• 3

      Brian Duffey

      April 7, 2016 4:29 pm

      I’m sorry, but while you raise valid points if this article claimed to be an unbiased expose on both Angular and React, that is not what this article is. It is an opinion piece on why you should consider React Native over other libraries. It even says this in the opening paragraph if the title wasn’t enough of a clue. I love Angular as much as the next person, but from what I’ve seen thus far of React, it does use a closer language to JS than other similar libraries. It was very easy for me to learn as opposed to Angular 1 (and maybe Angular 2 since that changed things) and JSX isn’t required at all to use it if you would just rather use the plain JavaScript.

      That being said, JSX seems like a very easy and powerful “icing on the cake” and as it is essentially HTML “JS-ified”, I don’t see why that should be a problem for any developer who already knows JS. I get that you love Angular but the points in this article are all justified in an article meant to try and convince someone to take a closer look at React, and I thought it was well-done, albeit a bit light on more examples/demos/images.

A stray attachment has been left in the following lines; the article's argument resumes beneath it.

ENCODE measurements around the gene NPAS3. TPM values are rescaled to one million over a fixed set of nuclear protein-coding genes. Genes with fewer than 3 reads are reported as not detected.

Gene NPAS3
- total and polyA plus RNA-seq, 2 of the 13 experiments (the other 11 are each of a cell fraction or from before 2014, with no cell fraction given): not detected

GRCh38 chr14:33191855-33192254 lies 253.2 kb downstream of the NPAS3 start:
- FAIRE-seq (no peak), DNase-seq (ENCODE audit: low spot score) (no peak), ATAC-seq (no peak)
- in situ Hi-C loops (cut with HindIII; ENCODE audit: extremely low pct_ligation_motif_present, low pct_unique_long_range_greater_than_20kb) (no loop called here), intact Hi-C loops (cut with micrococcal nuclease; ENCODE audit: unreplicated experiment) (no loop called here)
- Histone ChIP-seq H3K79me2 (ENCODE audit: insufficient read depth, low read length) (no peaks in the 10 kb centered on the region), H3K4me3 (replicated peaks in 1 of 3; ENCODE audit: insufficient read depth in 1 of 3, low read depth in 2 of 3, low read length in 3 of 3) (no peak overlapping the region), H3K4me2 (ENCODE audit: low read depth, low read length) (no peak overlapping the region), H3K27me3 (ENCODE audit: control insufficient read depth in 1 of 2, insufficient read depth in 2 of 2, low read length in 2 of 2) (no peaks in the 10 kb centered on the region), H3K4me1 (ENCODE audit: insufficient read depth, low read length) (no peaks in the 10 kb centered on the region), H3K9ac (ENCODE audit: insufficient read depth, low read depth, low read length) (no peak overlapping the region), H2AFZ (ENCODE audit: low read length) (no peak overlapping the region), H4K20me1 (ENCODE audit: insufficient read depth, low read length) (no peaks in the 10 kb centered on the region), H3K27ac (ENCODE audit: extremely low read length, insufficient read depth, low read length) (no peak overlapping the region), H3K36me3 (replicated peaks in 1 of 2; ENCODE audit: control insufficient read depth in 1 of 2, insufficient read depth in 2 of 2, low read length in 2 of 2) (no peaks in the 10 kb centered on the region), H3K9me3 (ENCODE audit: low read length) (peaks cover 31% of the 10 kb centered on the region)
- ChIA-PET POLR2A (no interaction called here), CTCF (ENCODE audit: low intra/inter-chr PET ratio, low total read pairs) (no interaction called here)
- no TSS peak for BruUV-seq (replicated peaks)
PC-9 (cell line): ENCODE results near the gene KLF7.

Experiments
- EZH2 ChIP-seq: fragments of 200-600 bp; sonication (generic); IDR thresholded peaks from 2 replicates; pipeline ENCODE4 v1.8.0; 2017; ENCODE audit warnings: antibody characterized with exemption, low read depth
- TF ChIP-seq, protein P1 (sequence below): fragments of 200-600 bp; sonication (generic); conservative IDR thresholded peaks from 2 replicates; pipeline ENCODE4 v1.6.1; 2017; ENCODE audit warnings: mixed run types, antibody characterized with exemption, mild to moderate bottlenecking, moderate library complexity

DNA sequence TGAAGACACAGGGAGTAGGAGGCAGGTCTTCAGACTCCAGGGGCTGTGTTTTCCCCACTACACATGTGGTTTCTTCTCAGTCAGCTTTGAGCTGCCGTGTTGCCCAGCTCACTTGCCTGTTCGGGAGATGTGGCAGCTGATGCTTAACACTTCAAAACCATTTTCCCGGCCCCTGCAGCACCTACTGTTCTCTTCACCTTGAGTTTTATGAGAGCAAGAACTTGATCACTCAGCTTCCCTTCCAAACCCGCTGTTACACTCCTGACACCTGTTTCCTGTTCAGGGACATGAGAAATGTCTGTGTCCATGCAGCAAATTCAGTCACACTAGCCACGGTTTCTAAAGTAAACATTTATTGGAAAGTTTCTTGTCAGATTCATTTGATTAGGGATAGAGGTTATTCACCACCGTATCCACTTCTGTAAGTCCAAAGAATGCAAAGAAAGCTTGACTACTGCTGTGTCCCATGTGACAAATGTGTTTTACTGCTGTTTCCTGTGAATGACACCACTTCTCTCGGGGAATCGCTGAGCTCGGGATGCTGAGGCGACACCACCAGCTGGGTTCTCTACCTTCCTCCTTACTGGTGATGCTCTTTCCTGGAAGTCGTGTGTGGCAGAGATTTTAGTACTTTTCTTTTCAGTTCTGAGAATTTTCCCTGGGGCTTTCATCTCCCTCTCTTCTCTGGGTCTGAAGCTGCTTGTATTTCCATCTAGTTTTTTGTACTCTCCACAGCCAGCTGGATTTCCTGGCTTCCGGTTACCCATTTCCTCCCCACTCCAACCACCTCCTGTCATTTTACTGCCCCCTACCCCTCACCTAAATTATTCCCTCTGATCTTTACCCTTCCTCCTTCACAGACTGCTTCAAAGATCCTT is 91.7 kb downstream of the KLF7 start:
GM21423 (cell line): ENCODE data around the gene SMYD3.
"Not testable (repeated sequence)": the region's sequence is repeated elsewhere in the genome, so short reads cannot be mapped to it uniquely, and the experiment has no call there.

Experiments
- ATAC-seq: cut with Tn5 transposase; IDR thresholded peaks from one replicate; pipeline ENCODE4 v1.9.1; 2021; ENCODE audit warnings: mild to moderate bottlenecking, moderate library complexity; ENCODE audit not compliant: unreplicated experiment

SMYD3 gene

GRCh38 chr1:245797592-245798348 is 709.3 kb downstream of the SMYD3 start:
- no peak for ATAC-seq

• 4

      I think you’re missing the point of the article. Native mobile app development has some annoying particularities that React Native tries to solve by bringing the web ecosystem to the native world, such as using polyfills to access JS libraries, NPM as dependency management tool, flexbox as layout engine and so on. The author is trying to prove that React Native has a fantastic ecosystem if you decide to develop native apps for mobile devices – especially if you want to be more productive.

      The examples regarding AngularJS is because Ionic 1 still uses the first version of Angular. Obviously, the next version of Ionic will be powered by Angular 2, but the project is still in beta.

      JSX is optional. No need to use if you don’t want to.

      • 5

        The example is outdated regardless. Ionic is using Angular 1.5. The example in the post feels like 2013 Angular 1.1 code.

        The sad thing is, the post can make the point of learning javascript by using reduce and map and generally being close to javascript without attacking other frameworks.

        This is not a tribe of gorillas where the new young alpha has to challenge the old silverback. React can be good without having to put down Angular first.